Once they arrived at the peak, there wasn’t any small talk. It just happened. IT happened. The light show. The vision. The . . . whatever it was. Matthew says, “He was transfigured before them.” Just like that. Like it happened every day or something. Like Jesus stood there and slipped off the human skin and let the God bones show through. Easy as that. Except Jesus didn’t do it. He was transfigured. Angels maybe, like backstage dressers, reached up and pulled the dull and dirty human robe he wore and slipped his divine vestments back on. I wonder if it felt comfortable to him at that point, or whether he was more used to the everyday work clothes he’d been wearing for the past thirty-plus years.

This event, however, was not really for him. He wore the glory as comfortably as he wore the shame of humanity, and he managed to glorify even that. He was, that’s all we need to say, He was. He was who he was. No, the transfiguration was for them and not him. It was for them to see him. It was for them to know him as much as their human brains would allow them to know him. They stumbled a little, trembled in their mountain climbing boots. Peter cleared his throat and put his foot in his mouth. Again. “Let’s camp out,” he says. “Let’s hang. Here. In the light and the cloud. Settle in. Bask in glory and wonder.” Uh, no. Peter, this moment is the starting pistol, the train whistle, as it pulls out of the station. This is change for moving, not for staying the same, not for settling in but for moving on. And it’s certainly not for going back to the good old days. Nothing remains the same after the mount of transfiguration.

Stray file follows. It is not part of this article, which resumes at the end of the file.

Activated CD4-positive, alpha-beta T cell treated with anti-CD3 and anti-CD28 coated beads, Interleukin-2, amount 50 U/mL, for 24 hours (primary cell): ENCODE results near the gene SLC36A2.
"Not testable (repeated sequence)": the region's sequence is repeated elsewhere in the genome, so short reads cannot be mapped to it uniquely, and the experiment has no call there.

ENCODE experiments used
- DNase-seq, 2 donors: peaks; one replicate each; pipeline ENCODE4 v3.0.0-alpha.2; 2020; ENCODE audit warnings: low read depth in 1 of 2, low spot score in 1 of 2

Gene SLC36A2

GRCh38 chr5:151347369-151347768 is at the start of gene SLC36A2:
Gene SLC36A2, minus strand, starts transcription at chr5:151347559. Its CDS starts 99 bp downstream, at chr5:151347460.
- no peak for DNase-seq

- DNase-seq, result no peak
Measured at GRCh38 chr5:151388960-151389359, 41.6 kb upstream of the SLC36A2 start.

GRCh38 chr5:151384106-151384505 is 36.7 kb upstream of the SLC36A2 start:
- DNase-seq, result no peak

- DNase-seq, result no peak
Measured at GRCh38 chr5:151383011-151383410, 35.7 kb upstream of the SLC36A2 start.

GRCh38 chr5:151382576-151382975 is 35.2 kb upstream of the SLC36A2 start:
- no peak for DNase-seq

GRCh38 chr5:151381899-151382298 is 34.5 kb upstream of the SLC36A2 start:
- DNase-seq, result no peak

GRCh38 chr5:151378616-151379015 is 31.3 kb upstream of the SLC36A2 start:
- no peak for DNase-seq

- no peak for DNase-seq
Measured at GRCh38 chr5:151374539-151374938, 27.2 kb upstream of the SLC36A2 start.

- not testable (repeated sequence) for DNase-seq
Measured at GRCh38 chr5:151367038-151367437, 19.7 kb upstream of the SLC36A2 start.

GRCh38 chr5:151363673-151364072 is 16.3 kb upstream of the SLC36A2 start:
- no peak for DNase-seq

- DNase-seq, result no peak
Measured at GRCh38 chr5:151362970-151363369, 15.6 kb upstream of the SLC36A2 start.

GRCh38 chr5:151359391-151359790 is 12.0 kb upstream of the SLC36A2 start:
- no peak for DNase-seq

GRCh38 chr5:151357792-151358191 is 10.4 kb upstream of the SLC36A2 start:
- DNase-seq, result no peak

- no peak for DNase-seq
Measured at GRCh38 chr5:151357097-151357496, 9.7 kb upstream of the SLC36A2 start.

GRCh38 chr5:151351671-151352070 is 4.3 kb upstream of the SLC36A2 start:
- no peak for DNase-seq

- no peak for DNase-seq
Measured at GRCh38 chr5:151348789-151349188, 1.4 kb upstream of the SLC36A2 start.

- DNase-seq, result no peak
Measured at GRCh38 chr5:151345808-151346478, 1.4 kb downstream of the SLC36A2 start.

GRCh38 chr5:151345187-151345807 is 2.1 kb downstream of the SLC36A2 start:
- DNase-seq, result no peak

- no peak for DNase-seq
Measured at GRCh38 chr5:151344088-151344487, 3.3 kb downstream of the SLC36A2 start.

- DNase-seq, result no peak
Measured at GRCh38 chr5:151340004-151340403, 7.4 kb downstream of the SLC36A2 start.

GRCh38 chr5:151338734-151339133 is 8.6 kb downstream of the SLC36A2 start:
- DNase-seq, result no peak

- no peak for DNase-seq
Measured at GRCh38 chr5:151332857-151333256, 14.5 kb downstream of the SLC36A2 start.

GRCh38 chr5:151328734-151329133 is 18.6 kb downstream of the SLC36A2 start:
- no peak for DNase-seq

And then, to ensure that they didn’t miss it, the voice comes, telling them to pay attention, telling them to get moving. telling them to trust. And that nearly killed them – flat out on the ground, a heart attack in the making. Until they felt a gentle hand, and they looked up and saw only Jesus. I love that phrase from Matthew. They saw no one except Jesus. What else could you possibly need? How could you be better equipped, more prepared with anything else? They saw no one except Jesus.

Open your eyes. There is glory all around us, light and color and wonder and beauty. But we have to want to see. We have to set aside the skepticism that says there are no mysteries anymore and lean into the real behind the reality we think we know. The message of the transfiguration is simple. And that message is: Jesus is trustworthy. You can lean on him. You can trust in him. You can put your life in his hands. Now, get up and don’t be afraid. And everywhere you look, even in a messy world, when you seek a leader to follow, you will see no one except Jesus.

In This Series...

Transfiguration Sunday, Year A - Lectionary Planning Notes


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In This Series...

Transfiguration Sunday, Year A - Lectionary Planning Notes